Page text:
Every time Facebook updates its privacy settings, more people get left behind. It’s bad enough for those of us who work with social media on a daily basis — for us, it’s more of a laziness issue than anything — but keeping up-to-date with privacy can be virtually impossible for users of the social network who don’t understand what they need to be aware of, and perhaps that’s why people are turning to technology for help. Browser add-ons and other privacy-checking tools are becoming an increasingly popular way of managing online privacy, and the best part? They’re simple enough for anyone to use.
There are several free privacy scanners available online, but — as with anything you find on the Internet — you’ll want to be careful about what you trust. After all, you don’t know what they plan on doing with your data, either.
Search for reviews and recommendations before testing anything out, and choose names you recognize over sites you’re not familiar with. Of all the free browser-based tools, Reclaim Privacy has the best reputation.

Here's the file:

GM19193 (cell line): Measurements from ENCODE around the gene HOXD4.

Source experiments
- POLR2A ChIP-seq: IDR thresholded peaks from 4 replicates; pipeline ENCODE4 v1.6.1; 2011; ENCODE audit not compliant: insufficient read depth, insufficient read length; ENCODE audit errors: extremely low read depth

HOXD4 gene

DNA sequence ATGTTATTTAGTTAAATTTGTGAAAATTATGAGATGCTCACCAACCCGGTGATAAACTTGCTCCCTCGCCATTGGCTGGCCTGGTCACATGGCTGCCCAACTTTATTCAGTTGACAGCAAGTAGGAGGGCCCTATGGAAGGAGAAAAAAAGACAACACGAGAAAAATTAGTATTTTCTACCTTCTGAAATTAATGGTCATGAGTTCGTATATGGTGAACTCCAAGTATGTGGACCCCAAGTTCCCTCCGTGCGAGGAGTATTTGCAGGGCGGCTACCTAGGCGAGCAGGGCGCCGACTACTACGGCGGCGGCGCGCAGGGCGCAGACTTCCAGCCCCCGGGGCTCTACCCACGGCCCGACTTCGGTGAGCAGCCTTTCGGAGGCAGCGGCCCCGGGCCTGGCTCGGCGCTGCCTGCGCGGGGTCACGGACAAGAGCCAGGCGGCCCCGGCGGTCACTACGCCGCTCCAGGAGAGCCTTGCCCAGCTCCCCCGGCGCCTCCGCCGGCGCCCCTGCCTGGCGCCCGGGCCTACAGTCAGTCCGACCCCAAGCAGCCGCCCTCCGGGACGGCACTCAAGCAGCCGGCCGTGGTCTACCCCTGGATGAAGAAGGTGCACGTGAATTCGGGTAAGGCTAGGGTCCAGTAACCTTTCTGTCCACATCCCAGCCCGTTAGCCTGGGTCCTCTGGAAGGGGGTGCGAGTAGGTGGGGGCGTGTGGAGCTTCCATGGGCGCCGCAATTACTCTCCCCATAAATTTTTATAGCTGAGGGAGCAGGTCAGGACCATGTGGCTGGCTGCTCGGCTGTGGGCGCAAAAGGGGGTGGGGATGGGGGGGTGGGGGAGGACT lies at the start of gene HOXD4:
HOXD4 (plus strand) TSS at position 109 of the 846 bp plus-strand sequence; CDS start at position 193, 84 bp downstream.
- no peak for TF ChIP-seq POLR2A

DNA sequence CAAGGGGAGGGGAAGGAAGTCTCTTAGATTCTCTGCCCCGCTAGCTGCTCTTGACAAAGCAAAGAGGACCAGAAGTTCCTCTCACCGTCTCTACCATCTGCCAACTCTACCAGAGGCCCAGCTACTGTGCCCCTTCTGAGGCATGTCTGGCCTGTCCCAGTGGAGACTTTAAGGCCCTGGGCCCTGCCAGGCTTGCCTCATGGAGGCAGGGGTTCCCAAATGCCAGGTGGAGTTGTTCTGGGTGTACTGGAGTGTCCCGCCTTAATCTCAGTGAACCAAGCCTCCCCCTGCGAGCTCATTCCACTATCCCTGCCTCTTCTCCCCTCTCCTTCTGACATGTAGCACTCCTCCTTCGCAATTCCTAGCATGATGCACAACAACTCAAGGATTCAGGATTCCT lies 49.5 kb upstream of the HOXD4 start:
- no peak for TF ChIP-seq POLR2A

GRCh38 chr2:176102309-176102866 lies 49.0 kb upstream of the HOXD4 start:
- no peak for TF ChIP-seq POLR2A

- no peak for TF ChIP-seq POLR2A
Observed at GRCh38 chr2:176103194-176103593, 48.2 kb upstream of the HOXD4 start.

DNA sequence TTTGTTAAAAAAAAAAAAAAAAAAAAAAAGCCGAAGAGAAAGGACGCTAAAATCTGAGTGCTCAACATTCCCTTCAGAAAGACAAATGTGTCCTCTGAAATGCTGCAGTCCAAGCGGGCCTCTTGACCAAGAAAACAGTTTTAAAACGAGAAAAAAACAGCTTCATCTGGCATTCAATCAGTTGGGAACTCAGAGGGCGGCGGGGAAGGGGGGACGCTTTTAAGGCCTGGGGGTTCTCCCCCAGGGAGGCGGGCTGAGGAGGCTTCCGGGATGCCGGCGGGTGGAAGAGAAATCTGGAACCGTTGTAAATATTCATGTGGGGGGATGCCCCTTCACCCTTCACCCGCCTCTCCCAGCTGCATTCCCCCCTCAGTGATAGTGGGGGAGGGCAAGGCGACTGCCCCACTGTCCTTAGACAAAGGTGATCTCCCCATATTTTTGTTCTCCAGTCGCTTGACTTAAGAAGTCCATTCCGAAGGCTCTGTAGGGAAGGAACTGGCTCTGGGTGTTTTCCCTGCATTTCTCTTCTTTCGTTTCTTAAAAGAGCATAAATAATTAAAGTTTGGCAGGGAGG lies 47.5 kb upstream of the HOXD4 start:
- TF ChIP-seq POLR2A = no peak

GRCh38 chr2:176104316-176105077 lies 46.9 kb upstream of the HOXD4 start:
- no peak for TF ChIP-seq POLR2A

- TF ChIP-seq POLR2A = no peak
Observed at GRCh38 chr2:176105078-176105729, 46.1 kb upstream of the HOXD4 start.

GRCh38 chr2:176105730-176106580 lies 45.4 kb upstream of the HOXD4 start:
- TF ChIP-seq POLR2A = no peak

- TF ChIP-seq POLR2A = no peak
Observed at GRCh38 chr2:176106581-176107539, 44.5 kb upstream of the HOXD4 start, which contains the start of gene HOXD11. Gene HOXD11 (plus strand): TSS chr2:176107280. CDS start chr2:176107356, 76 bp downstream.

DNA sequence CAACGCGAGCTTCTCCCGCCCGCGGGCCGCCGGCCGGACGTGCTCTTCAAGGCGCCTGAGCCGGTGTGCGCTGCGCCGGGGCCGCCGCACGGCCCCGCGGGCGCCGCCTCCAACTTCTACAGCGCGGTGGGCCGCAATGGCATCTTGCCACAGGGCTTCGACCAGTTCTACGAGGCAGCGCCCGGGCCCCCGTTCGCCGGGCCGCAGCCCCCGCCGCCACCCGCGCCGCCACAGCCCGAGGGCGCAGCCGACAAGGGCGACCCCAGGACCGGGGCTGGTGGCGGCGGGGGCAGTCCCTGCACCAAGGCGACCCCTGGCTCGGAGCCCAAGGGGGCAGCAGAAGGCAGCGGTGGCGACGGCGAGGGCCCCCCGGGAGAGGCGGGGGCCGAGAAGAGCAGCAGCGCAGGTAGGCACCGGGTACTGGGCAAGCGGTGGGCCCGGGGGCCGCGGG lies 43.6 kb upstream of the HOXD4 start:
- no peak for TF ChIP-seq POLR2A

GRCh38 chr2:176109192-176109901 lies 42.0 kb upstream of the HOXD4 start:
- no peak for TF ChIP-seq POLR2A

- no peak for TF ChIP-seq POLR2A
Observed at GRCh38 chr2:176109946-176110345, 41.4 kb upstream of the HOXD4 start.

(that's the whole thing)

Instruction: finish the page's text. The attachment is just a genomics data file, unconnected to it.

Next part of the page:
Checking your own privacy settings is one thing — chances are, if you’re bothered enough to check, you already have a vague idea of what’s important when it comes to online privacy — but what about your family? Young teens and elderly relatives are more likely to have trouble with Facebook’s privacy settings than you are.
And that’s what AVG is getting at with its PrivacyFix tool. The software gives you a safety rating, shows you how to improve it, and alerts you every time there’s an update to Facebook’s privacy settings.
This works for everyone using your computer, and it also lets you keep track of your family’s Facebook settings so you can step in if your kids are oversharing. PrivacyFix is available for mobile and tablet, too, and it can also help you with your privacy on Google and LinkedIn.
If you’re going to use the Internet, your data will always be in somebody’s hands, so it all comes down to who you’d rather trust. The data collected by security-based companies like AVG is likely to be far less personal than what Facebook has on you, though, and that’s definitely worth keeping in mind.
Readers: Would you consider using an add-on to manage your privacy? And if not, do you think less-experienced social media users could benefit from something like this? Let us know in the comments!
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